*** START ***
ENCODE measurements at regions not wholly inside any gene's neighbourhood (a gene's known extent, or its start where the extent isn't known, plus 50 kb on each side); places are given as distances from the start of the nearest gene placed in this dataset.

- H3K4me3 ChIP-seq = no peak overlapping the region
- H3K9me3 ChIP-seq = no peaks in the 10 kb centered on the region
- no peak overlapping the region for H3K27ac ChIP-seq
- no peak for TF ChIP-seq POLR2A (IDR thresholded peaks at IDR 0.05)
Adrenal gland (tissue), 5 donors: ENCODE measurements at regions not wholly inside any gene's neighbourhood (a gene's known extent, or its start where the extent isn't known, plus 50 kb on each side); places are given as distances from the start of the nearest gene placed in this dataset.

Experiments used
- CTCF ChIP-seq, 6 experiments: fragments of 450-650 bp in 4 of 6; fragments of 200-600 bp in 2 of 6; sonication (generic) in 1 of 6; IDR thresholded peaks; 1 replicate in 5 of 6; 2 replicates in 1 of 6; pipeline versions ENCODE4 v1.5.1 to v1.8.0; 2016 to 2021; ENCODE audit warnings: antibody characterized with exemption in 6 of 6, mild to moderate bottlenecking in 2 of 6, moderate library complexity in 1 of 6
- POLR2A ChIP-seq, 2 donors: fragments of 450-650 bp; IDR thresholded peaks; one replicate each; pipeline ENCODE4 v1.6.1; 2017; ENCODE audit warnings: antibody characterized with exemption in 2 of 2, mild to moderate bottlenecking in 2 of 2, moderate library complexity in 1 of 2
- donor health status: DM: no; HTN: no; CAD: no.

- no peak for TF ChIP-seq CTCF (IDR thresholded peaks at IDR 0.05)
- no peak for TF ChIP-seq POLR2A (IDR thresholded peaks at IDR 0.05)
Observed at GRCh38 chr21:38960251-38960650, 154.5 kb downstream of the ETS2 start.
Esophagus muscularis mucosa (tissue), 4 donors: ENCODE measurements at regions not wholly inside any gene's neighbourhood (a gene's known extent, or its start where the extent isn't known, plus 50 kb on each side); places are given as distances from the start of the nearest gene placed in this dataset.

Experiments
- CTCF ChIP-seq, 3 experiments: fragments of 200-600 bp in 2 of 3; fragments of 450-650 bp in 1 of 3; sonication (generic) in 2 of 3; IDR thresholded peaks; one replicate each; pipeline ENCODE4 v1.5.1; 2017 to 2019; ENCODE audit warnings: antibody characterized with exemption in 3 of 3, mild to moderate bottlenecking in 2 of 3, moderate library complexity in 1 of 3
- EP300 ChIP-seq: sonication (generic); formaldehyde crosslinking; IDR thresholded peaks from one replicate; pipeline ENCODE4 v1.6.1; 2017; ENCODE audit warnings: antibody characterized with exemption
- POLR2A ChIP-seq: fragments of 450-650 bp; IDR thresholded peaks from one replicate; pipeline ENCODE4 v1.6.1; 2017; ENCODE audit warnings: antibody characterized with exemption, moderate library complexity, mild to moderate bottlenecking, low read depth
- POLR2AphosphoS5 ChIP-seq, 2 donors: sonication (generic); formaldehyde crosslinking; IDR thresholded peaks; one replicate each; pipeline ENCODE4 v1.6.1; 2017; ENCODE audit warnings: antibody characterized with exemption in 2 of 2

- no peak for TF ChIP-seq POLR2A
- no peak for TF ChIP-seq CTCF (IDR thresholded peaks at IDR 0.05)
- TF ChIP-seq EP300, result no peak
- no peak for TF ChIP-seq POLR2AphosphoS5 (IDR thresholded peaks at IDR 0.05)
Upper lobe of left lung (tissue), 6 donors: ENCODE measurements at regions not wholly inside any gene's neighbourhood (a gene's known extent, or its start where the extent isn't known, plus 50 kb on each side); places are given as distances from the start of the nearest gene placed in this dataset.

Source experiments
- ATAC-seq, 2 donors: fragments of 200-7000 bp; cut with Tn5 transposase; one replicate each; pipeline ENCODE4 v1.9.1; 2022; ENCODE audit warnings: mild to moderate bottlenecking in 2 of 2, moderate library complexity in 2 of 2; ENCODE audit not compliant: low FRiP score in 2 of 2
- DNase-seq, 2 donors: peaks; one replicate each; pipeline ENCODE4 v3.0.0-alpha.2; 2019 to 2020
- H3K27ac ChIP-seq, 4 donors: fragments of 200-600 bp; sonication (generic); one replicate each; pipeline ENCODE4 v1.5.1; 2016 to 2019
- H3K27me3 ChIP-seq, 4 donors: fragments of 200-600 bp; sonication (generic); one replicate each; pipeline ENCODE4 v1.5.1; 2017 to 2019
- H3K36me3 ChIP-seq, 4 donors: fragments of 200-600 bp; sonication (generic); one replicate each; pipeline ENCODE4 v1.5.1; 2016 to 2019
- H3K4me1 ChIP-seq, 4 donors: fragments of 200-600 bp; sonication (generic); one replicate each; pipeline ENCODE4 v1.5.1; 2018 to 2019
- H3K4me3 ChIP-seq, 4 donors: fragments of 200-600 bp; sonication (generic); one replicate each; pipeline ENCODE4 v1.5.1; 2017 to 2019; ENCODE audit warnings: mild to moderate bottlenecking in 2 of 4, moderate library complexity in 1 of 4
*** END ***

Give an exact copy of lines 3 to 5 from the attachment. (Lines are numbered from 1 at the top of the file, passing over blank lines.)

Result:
- H3K9me3 ChIP-seq = no peaks in the 10 kb centered on the region
- no peak overlapping the region for H3K27ac ChIP-seq
- no peak for TF ChIP-seq POLR2A (IDR thresholded peaks at IDR 0.05)